891 F2d 878 Reed Reed v. United States

891 F.2d 878

Benjamin A. REED, a minor, By and Through Lavern A. REED and
Linda L. Reed, his parents and natural guardians,
Lavern A. Reed, Linda L. Reed,
UNITED STATES of America, Defendant-Appellant, Cross-Appellee.

No. 88-5956.

United States Court of Appeals,
Eleventh Circuit.

Jan. 11, 1990.

Jeanne M. Mullenhoff, Asst. U.S. Atty., Miami, Fla., Jeremy Paul, and John F. Cordes, Appellate Section, Civ. Div. Dept. of Justice, Washington, D.C., for defendant-appellant, cross-appellee.

Bambi G. Blum, Daniels & Hicks, P.A., Mark Hicks, Miami, Fla., for plaintiffs-appellees, cross-appellants.

Appeals from the United States District Court for the Southern District of Florida.

Before TJOFLAT, Chief Judge, and VANCE*, Circuit Judge, and PITTMAN**, Senior District Judge.

VANCE, Circuit Judge:

This appeal arises from a wrongful death action brought by Benjamin Reed, by and through his parents Linda and Lavern Reed, and his parents in their individual capacities against the United States under the Federal Tort Claims Act ("FTCA"), 28 U.S.C. §§ 2671-2680. Appellees alleged that the United States committed medical malpractice in connection with the birth of Benjamin Reed and that, as a result, Benjamin was born with static cerebral injuries secondary to neonatal asphyxia, psychomotor retardation, cerebral palsy, and other severe and disabling injuries.


After this case was set for trial the parties began settlement negotiations aimed at resolving Benjamin's individual claim, his parents' claims, and providing for Benjamin's medical expenses and plaintiffs' attorney's fees. Plaintiffs' attorney offered a detailed settlement proposal by letter dated November 3, 1986. The United States responded with an alternate structured settlement proposal by letter dated November 5. After several discussions regarding the final settlement, plaintiffs' attorney orally accepted the government's offer on November 12, 1986.1 On November 20, Linda and Lavern Reed executed an affidavit agreeing to the terms of the settlement and requesting the court to approve it.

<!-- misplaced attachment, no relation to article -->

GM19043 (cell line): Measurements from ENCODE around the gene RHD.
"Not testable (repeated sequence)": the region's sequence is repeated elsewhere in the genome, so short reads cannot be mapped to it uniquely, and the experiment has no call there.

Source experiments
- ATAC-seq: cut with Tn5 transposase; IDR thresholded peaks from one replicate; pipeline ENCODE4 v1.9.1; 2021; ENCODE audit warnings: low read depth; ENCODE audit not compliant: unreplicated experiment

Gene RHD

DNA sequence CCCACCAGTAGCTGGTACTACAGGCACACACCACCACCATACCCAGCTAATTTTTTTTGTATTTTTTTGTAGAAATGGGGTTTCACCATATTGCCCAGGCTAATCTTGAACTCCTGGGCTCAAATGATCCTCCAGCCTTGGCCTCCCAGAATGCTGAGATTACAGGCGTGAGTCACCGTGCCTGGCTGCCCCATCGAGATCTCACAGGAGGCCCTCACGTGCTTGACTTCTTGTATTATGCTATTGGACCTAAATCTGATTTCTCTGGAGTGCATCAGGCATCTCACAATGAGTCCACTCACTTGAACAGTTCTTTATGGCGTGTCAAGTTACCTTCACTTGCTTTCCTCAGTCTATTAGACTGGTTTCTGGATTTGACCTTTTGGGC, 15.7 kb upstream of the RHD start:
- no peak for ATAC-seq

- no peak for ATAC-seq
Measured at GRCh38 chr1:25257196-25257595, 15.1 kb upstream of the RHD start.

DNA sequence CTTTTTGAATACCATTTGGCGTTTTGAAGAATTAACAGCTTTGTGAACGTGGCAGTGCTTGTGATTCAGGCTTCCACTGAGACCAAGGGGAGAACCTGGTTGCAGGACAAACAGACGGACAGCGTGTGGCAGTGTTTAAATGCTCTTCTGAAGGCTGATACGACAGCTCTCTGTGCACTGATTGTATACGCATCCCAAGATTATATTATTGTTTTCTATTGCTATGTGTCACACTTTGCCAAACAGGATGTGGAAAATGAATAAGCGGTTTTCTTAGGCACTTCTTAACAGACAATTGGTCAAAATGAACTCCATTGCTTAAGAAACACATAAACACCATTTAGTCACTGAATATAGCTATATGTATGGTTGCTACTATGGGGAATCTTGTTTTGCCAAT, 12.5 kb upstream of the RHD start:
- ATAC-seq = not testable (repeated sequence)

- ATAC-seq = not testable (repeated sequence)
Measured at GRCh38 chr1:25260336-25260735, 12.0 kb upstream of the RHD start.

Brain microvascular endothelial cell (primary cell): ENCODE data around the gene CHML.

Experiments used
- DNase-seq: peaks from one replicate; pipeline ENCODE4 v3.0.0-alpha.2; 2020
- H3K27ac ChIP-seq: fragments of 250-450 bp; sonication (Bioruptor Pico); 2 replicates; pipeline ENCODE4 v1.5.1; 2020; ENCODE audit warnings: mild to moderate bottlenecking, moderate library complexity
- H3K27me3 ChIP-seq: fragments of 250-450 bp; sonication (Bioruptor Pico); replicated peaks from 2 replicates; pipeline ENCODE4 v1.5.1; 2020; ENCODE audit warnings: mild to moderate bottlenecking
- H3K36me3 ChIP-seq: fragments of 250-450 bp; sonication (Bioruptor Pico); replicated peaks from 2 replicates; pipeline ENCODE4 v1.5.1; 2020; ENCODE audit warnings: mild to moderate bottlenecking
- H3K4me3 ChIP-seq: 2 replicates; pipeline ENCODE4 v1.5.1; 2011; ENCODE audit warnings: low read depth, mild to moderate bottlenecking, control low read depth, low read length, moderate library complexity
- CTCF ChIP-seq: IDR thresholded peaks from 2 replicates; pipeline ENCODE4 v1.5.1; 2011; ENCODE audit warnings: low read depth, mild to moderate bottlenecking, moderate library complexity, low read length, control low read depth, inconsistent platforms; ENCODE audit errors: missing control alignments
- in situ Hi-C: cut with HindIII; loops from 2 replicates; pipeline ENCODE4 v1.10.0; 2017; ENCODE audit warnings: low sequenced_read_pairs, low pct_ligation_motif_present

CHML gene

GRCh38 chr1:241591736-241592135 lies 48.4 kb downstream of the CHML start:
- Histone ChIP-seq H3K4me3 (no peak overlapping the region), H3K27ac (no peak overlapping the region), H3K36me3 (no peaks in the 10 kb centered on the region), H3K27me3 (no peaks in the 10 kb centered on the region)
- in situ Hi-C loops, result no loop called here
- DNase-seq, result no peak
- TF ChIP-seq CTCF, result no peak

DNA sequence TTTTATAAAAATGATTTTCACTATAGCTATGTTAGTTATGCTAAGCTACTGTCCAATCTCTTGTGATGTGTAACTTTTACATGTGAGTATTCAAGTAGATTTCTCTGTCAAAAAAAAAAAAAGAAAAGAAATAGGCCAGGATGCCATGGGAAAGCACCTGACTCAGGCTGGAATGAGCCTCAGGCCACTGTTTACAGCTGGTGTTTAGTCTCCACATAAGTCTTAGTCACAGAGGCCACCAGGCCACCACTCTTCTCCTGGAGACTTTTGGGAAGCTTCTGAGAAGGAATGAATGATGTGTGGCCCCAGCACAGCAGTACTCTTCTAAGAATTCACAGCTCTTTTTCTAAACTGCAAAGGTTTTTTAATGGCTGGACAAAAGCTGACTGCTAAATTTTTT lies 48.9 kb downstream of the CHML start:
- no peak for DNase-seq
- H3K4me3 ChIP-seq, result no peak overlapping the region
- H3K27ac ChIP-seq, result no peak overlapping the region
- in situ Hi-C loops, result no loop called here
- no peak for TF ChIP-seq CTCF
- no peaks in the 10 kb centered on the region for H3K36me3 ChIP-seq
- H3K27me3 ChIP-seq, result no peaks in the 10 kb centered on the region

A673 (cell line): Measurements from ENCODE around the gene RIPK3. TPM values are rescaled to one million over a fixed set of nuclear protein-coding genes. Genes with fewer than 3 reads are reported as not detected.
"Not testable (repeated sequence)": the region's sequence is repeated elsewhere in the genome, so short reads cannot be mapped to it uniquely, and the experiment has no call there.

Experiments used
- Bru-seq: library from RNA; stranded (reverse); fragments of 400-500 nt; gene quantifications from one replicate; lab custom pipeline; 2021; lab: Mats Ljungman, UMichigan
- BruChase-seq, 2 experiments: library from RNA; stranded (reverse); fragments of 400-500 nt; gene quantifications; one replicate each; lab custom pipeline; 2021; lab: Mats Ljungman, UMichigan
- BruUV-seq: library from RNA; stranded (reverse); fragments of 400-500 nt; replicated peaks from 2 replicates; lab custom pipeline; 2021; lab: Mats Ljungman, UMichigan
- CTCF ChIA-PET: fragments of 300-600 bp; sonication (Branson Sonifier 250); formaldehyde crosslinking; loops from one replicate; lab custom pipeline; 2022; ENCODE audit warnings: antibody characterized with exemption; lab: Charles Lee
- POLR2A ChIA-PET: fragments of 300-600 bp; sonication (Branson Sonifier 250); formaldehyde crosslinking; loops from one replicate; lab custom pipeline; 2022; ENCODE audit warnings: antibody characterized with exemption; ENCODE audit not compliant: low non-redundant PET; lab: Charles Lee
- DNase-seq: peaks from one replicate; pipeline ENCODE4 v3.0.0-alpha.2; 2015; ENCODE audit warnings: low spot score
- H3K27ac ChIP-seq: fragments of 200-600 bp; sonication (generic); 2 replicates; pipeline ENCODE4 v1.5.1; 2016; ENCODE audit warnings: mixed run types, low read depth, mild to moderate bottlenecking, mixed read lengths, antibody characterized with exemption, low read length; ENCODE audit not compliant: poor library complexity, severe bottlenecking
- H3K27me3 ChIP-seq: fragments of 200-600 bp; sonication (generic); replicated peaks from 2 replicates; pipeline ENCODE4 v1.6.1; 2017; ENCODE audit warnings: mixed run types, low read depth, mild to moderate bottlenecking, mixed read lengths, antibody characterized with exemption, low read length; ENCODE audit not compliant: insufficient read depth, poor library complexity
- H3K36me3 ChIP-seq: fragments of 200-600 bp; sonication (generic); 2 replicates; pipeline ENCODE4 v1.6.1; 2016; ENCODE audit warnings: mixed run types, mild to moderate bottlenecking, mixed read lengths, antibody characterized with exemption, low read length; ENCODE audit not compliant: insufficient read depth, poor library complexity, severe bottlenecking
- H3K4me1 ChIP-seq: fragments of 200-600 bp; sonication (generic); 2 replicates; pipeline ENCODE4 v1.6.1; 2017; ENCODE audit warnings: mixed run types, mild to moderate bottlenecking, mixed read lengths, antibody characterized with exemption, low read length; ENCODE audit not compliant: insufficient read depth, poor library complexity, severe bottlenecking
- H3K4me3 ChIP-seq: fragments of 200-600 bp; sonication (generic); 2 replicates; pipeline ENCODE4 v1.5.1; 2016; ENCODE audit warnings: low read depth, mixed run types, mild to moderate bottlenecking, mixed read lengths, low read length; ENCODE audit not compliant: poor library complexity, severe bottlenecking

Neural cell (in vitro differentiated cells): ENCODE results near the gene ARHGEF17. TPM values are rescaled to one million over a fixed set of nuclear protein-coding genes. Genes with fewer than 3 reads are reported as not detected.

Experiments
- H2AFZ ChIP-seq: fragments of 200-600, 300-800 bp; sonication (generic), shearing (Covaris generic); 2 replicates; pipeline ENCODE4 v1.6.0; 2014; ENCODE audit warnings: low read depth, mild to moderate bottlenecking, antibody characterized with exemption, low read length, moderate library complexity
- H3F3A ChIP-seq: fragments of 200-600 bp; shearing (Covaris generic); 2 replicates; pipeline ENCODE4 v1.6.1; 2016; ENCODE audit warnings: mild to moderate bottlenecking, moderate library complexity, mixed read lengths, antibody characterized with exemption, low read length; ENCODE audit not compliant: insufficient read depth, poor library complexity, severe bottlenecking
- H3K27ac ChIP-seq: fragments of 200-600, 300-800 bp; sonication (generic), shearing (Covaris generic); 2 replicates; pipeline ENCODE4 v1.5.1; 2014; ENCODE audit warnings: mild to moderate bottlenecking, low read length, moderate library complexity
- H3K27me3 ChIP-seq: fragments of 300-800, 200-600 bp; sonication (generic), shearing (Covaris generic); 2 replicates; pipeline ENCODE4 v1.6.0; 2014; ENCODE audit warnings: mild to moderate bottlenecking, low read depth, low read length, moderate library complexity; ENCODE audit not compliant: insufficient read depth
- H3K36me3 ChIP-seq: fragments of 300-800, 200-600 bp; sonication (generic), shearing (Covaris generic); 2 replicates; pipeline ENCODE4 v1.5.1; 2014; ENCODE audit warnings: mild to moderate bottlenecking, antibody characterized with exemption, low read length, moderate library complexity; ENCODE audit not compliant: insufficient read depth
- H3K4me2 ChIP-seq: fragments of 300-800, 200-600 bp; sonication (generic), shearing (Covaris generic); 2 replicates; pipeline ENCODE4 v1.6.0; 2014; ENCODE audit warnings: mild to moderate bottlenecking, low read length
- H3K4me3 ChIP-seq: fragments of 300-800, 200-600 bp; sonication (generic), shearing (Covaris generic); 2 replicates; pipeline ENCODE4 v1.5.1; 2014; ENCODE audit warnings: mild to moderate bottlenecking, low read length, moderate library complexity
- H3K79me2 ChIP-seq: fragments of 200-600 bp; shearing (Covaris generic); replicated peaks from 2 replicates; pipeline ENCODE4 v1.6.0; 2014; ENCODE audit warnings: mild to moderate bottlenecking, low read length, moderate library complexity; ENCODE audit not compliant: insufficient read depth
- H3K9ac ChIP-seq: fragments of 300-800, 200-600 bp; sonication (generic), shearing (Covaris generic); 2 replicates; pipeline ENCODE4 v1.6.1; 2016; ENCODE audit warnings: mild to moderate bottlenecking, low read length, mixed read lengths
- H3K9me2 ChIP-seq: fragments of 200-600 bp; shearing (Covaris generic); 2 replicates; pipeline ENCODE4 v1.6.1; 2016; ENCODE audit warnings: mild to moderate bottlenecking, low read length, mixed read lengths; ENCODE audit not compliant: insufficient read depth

At a status conference before the district court on November 18, 1986, counsel for the United States informed the court that a settlement had been reached but that final approval had to be obtained at two additional levels of review and authorization within the Justice Department. Final approval was obtained on November 26, 1986, when Arnold J. Burns, Deputy Attorney General, authorized the settlement agreement.

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The attorney for the United States informed plaintiffs' attorney by telephone on the morning of November 28, 1986, that the settlement had received final approval. Plaintiffs' attorney immediately dispatched a speed memo to the government's attorney confirming approval. The government's attorney prepared a "Stipulation for Compromise Settlement" and sent it to plaintiffs' attorney for signature by letter dated December 1, 1986. The accompanying cover letter confirmed that final approval had been obtained.


Benjamin Reed died during the evening of November 28, 1986. Over the government's opposition, plaintiffs sought to enforce the settlement reached between the parties before Benjamin's death. The government contended that the district court lacked subject matter jurisdiction to enforce the settlement. The government first argued that under Florida law the personal injury action abated on Benjamin's death. Second, the government contended that the dispute now involved a claim against the government grounded in contract and that consequently under the Tucker Act the United States Claims Court had exclusive jurisdiction over the claim. See 28 U.S.C. §§ 1346(a)(2) and 1491. The district court rejected both of these contentions. The court found that the parties had reached a final settlement before Benjamin's death and granted plaintiffs' motion to approve and enforce the settlement agreement. 717 F.Supp. 1511. The government appealed and we now affirm.II. DISCUSSION